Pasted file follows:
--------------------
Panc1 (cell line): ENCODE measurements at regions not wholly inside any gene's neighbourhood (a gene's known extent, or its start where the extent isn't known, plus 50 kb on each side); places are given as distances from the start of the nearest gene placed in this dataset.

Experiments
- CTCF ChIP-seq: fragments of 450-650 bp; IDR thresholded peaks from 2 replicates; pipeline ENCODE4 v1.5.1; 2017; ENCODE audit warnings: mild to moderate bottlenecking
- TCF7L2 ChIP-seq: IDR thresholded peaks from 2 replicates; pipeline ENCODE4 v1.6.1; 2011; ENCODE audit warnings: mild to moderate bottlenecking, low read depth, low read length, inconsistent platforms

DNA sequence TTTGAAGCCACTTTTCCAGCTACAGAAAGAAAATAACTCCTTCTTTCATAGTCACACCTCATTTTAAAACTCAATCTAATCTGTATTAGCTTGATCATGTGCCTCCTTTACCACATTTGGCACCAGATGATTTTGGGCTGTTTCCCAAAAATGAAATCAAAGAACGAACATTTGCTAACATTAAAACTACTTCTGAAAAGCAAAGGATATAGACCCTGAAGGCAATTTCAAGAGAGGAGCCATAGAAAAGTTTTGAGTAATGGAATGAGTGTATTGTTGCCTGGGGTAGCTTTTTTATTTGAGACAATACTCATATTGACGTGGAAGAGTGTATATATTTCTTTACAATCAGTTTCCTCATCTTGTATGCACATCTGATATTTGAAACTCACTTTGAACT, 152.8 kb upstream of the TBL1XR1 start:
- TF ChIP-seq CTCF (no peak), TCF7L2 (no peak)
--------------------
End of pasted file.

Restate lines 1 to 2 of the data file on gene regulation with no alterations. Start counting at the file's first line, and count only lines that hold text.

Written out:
Panc1 (cell line): ENCODE measurements at regions not wholly inside any gene's neighbourhood (a gene's known extent, or its start where the extent isn't known, plus 50 kb on each side); places are given as distances from the start of the nearest gene placed in this dataset.

Experiments